We wish Duncan’s wife Jeannie a complete and speedy recovery from her illness, and Dave all the best during his leave of absence.

Mike Metzger is a I-70 contributing writer. Follow him on Twitter.

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August 22, 1982 – Grand Theft Brummer

There is an old adage in baseball: it doesn’t take speed to steal a base, just the courage to run combined with the wisdom of when not to. Sometimes, it just takes a little bit of luck.

The 1982 season was somewhat of a mirror image of 1964. It was the Cardinals, under new manager and general manager, Whitey Herzog, that jumped out to an early lead, and the Phillies playing catch up. Catch up they did, and Herzog’s retooled Redbirds spent some time looking up at Philadelphia in the standings. Since the end of June, these two teams had played cat and mouse, with neither getting a substantial lead over the other.

That brings us to August 22, and the finale of a three game series with the San Francisco Giants. The teams had split the previous two. The Cardinals had gotten out to a big lead in the opener, but a huge 7 run inning by the Giants turned things around very quickly. Five different pitchers were used in the inning, and none of them were effective, including Bruce Sutter, who would eventually take the loss. The second game would be much like the first, with the Cardinals running out to another early lead, and hanging on by a thread in the late innings. This time Sutter was good, and the Cardinals squeaked out a win.

The finale would feature two of the best young pitchers in the game, Joaquin Andujar for the Cardinals and Atlee Hammaker for the Giants.

Joaquin Andujar in the Powder Blues

For the third time in the series, the Cardinals would jump out to an early lead. Back to back doubles by George Hendrick and Gene Tenace in the second inning lead to the first Cardinals run. Silent George would be part of the next scoring opportunity when he singled ahead of a Willie McGee 2 run homer.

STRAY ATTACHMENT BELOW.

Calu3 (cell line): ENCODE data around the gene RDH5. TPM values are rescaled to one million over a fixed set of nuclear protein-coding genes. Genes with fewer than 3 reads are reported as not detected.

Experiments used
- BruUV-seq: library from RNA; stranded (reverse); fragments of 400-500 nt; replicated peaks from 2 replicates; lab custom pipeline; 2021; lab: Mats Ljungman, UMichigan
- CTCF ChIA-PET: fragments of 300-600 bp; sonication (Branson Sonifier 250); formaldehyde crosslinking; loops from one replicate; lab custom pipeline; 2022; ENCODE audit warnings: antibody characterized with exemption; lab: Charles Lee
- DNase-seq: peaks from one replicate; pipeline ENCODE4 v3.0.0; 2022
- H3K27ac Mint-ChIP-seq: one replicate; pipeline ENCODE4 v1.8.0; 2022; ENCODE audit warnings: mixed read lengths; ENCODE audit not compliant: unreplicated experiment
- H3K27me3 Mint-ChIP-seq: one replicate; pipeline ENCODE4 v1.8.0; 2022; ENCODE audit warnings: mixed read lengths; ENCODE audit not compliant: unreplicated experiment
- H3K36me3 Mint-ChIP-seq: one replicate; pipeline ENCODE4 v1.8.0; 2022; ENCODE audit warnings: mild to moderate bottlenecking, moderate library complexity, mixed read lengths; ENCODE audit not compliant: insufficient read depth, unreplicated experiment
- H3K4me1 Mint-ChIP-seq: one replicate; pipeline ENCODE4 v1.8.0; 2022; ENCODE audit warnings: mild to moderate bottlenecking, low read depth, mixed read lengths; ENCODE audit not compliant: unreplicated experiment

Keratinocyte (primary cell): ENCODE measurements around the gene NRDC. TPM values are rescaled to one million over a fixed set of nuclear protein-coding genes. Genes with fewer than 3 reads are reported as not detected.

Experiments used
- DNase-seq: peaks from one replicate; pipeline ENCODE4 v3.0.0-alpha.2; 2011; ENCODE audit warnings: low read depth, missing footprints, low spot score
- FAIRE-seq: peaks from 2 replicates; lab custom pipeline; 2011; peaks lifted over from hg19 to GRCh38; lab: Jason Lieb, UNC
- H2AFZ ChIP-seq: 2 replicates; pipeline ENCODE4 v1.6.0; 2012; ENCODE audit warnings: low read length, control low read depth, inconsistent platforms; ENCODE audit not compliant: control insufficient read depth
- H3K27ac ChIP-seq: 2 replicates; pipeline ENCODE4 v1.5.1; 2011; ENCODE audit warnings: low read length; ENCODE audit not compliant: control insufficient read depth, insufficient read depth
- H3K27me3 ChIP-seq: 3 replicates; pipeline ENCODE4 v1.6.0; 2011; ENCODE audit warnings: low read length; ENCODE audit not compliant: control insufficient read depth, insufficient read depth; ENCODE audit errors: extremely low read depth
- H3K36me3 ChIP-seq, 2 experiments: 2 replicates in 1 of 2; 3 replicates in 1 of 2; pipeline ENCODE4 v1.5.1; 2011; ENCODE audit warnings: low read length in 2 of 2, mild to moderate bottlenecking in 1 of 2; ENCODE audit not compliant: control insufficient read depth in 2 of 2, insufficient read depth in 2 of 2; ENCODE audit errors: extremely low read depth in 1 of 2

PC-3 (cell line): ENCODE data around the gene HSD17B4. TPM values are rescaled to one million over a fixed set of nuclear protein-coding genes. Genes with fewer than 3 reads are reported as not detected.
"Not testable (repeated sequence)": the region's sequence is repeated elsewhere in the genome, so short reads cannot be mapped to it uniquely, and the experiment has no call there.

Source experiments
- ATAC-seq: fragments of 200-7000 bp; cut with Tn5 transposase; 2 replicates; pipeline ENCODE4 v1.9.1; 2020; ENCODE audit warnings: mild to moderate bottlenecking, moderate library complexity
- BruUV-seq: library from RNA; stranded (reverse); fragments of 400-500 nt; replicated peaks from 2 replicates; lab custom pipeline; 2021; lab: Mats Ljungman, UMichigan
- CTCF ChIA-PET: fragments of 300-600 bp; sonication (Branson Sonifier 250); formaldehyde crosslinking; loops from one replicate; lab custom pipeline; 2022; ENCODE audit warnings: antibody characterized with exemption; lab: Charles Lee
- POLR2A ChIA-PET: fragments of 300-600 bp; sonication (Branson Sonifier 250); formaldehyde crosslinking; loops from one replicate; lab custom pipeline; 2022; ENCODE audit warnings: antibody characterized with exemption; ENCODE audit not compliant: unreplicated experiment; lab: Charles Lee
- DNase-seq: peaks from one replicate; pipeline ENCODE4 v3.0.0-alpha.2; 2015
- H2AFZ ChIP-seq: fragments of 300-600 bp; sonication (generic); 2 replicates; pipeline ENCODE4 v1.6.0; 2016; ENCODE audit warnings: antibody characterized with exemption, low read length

Meanwhile Andujar was crusing, and heading into the sixth inning. On his way to the mound, he must have picked up the wrong ball, stepped on a base line or violated some other pitching taboo, because he was just shelled. It came out of nowhere, totally unexpected. For the third time in the series, Whitey Herzog had to make an early call to his bullpen. John Martin managed to get out of trouble, but the damage had been done. What was once a 3-0 lead had been turned into a 4-3 deficit. Not again.

Both Martin and Doug Bair were great in relief of Andujar, and kept the score at 4-3, hoping for a late inning comeback. Before we get to that, there was one play in the 8th inning that on any other night would have gone by without notice. Steve Braun, pinch hitting for Gene Tenace, delivers a 2 out single. Herzog decides to pinch run for Braun, and uses a backup catcher by the name of Glenn Brummer.

Yes, you know what’s coming, don’t you ? Patience. We’re not there yet.


Facing the Giants closer in the ninth inning and trailing by a run, Ozzie Smith starts things off by striking out. Greg Minton then hits David Green with a pitch. That would turn out to be a big mistake because Green was one of the fastest men on the Cardinals roster. Don’t let that giant frame fool you – Green could fly. And he did, stealing second base and putting the tying run in scoring position. Tommy Herr would fail to drive in Green.